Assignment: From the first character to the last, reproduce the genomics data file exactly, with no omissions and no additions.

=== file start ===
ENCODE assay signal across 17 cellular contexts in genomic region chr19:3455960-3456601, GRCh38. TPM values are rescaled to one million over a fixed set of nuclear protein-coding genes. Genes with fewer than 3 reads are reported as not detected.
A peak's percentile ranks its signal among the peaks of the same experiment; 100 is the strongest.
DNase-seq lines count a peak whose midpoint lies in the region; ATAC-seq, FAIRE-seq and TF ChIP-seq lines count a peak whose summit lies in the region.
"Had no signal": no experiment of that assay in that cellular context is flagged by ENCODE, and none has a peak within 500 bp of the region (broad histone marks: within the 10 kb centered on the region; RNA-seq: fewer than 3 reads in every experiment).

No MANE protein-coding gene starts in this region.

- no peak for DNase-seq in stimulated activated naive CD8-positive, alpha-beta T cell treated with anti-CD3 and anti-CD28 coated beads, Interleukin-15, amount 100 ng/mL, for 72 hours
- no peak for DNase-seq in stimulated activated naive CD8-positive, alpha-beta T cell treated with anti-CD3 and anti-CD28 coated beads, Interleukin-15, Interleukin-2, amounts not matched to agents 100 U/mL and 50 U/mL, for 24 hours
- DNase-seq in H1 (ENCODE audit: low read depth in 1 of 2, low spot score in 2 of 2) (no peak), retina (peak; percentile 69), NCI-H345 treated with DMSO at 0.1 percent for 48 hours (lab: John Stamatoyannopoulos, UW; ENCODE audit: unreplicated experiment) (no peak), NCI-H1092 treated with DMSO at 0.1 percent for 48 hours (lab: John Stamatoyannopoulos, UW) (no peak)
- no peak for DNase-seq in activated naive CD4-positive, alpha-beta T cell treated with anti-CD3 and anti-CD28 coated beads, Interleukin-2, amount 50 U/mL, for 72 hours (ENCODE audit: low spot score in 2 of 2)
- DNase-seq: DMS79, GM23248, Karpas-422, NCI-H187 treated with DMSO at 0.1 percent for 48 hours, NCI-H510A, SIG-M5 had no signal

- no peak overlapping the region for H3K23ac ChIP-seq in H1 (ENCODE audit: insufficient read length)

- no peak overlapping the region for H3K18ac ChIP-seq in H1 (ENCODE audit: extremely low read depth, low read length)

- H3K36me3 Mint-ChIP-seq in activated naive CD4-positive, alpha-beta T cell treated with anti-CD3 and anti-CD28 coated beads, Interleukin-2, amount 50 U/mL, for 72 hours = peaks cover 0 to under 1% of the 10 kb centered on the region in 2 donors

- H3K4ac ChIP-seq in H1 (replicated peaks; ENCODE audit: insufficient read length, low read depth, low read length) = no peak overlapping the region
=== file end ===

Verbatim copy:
ENCODE assay signal across 17 cellular contexts in genomic region chr19:3455960-3456601, GRCh38. TPM values are rescaled to one million over a fixed set of nuclear protein-coding genes. Genes with fewer than 3 reads are reported as not detected.
A peak's percentile ranks its signal among the peaks of the same experiment; 100 is the strongest.
DNase-seq lines count a peak whose midpoint lies in the region; ATAC-seq, FAIRE-seq and TF ChIP-seq lines count a peak whose summit lies in the region.
"Had no signal": no experiment of that assay in that cellular context is flagged by ENCODE, and none has a peak within 500 bp of the region (broad histone marks: within the 10 kb centered on the region; RNA-seq: fewer than 3 reads in every experiment).

No MANE protein-coding gene starts in this region.

- no peak for DNase-seq in stimulated activated naive CD8-positive, alpha-beta T cell treated with anti-CD3 and anti-CD28 coated beads, Interleukin-15, amount 100 ng/mL, for 72 hours
- no peak for DNase-seq in stimulated activated naive CD8-positive, alpha-beta T cell treated with anti-CD3 and anti-CD28 coated beads, Interleukin-15, Interleukin-2, amounts not matched to agents 100 U/mL and 50 U/mL, for 24 hours
- DNase-seq in H1 (ENCODE audit: low read depth in 1 of 2, low spot score in 2 of 2) (no peak), retina (peak; percentile 69), NCI-H345 treated with DMSO at 0.1 percent for 48 hours (lab: John Stamatoyannopoulos, UW; ENCODE audit: unreplicated experiment) (no peak), NCI-H1092 treated with DMSO at 0.1 percent for 48 hours (lab: John Stamatoyannopoulos, UW) (no peak)
- no peak for DNase-seq in activated naive CD4-positive, alpha-beta T cell treated with anti-CD3 and anti-CD28 coated beads, Interleukin-2, amount 50 U/mL, for 72 hours (ENCODE audit: low spot score in 2 of 2)
- DNase-seq: DMS79, GM23248, Karpas-422, NCI-H187 treated with DMSO at 0.1 percent for 48 hours, NCI-H510A, SIG-M5 had no signal

- no peak overlapping the region for H3K23ac ChIP-seq in H1 (ENCODE audit: insufficient read length)

- no peak overlapping the region for H3K18ac ChIP-seq in H1 (ENCODE audit: extremely low read depth, low read length)

- H3K36me3 Mint-ChIP-seq in activated naive CD4-positive, alpha-beta T cell treated with anti-CD3 and anti-CD28 coated beads, Interleukin-2, amount 50 U/mL, for 72 hours = peaks cover 0 to under 1% of the 10 kb centered on the region in 2 donors

- H3K4ac ChIP-seq in H1 (replicated peaks; ENCODE audit: insufficient read length, low read depth, low read length) = no peak overlapping the region